In these Mendelian randomization analyses, a 1-standard deviation increase in genetically predicted alcohol consumption was associated with 1.3-fold higher risk of hypertension (P < .001) and 1.4-fold higher risk of coronary artery disease (P = .006).
Further analyses suggested nonlinear associations between alcohol consumption and both hypertension and coronary artery disease: light alcohol intake was associated with minimal increases in cardiovascular risk, whereas heavier consumption was associated with exponential increases in risk of both clinical and subclinical cardiovascular disease.
These results were replicated in a second database of 30,716 individuals from the Mass General Brigham Biobank.
“The findings of this study suggest that the observed cardioprotective effects of light to moderate alcohol intake may be largely mediated by confounding lifestyle factors,” the researchers conclude. “Genetic analyses suggest causal associations between alcohol intake and cardiovascular disease but with unequal and exponential increases in risk at greater levels of intake, which should be accounted for in health recommendations around the habitual consumption of alcohol.”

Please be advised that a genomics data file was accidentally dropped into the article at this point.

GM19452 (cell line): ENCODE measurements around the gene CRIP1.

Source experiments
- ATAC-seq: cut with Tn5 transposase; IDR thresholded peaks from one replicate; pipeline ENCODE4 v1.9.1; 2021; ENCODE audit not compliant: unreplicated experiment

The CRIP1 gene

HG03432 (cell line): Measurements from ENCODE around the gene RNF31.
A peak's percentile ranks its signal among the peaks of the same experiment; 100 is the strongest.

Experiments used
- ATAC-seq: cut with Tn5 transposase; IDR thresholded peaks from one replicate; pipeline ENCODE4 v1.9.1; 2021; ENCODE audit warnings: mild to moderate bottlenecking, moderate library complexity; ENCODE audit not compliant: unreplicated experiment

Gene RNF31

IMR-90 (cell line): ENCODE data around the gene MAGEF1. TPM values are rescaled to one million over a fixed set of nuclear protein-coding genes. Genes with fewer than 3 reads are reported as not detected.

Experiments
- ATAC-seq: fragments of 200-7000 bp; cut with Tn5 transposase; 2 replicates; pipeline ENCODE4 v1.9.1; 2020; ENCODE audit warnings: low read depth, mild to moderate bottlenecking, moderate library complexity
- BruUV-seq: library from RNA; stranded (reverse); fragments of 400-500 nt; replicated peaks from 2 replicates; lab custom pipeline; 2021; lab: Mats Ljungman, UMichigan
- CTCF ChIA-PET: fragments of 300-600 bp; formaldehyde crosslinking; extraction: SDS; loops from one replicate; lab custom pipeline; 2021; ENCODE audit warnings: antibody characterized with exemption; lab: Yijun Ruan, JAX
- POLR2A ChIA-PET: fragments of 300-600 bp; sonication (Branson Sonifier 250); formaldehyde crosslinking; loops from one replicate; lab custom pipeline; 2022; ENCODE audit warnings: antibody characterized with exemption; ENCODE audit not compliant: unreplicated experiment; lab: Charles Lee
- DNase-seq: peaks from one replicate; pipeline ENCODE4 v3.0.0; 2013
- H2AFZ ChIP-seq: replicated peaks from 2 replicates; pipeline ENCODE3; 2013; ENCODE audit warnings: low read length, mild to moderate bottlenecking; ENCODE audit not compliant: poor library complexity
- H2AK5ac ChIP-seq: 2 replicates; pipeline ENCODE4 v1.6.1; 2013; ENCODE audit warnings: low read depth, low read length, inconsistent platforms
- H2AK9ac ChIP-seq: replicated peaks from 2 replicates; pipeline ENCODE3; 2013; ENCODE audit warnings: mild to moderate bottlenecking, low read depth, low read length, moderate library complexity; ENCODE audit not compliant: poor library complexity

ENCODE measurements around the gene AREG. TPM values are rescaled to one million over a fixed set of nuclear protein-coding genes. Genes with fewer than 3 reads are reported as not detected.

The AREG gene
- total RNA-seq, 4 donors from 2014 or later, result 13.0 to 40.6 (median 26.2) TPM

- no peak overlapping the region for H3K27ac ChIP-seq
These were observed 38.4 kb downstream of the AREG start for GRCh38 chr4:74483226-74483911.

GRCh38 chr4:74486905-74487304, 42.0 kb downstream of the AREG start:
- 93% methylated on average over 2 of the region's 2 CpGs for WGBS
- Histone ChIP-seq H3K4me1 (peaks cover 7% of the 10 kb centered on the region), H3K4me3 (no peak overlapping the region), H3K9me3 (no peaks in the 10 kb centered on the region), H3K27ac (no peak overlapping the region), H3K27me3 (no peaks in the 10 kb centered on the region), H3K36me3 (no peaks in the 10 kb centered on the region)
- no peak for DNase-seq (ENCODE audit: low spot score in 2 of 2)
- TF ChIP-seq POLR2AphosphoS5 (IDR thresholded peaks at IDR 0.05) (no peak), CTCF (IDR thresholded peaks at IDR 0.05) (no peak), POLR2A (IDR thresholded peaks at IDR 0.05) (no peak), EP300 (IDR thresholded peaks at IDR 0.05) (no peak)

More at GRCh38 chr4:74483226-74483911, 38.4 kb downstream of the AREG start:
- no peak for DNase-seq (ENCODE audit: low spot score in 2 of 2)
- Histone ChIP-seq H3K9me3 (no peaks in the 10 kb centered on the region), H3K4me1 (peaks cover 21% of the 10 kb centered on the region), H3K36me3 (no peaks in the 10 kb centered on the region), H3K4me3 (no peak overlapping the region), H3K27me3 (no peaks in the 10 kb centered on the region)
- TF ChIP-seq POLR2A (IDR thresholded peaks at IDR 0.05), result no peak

What Is an Acceptable Level?
“Specifically, our results suggest that consuming as many as 7 drinks per week is associated with relatively modest increases in cardiovascular risk,” they write.
But they point out that there are unequal increases in cardiovascular risk when progressing from 0 to 7 vs 7 to 14 drinks per week in both men and women.
“Although risk thresholds are inherently somewhat subjective, these findings again bring into question whether an average consumption of 2 drinks per day (14 drinks per week) should be designated a low-risk behavior,” they say.
“Furthermore, as several-fold increases in risk were observed for those consuming 21 or more drinks per week, our results emphasize the importance of aggressive efforts to reduce alcohol intake among heavy drinkers,” they add.